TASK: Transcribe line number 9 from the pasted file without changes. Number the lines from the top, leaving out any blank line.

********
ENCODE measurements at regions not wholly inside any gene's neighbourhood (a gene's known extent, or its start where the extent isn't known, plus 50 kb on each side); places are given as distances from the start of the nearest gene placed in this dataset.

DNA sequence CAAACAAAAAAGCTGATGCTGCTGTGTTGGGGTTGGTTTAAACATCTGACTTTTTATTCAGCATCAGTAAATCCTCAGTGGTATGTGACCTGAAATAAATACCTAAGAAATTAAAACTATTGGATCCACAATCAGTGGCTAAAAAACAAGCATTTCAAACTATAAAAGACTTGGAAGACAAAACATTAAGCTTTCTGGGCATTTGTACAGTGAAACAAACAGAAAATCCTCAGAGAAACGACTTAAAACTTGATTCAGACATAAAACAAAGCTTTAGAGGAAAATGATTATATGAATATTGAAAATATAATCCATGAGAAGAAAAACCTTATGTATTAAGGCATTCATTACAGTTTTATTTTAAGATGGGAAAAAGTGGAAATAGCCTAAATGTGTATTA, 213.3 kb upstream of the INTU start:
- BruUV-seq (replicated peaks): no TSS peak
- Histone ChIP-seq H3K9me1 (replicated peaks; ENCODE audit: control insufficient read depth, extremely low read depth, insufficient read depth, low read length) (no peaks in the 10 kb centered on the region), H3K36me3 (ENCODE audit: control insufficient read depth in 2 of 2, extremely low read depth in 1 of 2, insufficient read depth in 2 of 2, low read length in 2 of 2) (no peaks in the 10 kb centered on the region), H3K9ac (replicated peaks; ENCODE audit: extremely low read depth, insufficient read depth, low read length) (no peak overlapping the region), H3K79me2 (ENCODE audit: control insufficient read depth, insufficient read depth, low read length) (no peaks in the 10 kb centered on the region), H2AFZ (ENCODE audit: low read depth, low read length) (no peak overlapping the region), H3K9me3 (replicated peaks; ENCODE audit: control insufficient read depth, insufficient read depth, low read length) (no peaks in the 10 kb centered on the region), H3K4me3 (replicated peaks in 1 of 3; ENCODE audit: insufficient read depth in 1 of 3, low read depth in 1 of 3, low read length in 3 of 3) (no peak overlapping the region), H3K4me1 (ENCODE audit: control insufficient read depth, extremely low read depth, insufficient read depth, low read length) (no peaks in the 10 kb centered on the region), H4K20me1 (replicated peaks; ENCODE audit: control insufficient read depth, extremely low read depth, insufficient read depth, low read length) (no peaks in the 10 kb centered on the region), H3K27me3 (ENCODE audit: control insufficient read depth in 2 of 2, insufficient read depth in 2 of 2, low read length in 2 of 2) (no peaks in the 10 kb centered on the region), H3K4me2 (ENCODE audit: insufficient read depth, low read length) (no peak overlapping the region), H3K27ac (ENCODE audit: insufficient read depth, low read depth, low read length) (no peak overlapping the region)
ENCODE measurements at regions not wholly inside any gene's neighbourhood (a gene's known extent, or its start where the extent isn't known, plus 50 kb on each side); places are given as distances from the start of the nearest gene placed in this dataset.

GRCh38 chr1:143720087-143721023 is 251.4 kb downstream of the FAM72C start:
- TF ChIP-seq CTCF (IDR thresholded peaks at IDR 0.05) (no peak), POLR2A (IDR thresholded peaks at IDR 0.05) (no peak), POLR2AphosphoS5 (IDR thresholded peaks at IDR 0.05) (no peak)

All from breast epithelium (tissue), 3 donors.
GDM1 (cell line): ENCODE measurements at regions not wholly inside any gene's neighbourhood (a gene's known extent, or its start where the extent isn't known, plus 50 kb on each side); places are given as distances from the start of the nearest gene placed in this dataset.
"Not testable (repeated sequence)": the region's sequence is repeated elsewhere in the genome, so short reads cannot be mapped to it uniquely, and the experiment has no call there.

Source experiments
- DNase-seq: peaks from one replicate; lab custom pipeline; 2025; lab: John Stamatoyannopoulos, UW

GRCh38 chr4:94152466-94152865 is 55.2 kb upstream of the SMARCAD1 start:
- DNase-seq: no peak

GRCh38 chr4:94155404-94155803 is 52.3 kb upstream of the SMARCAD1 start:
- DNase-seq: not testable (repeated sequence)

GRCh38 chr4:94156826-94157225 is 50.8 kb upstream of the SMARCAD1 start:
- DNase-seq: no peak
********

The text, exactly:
GDM1 (cell line): ENCODE measurements at regions not wholly inside any gene's neighbourhood (a gene's known extent, or its start where the extent isn't known, plus 50 kb on each side); places are given as distances from the start of the nearest gene placed in this dataset.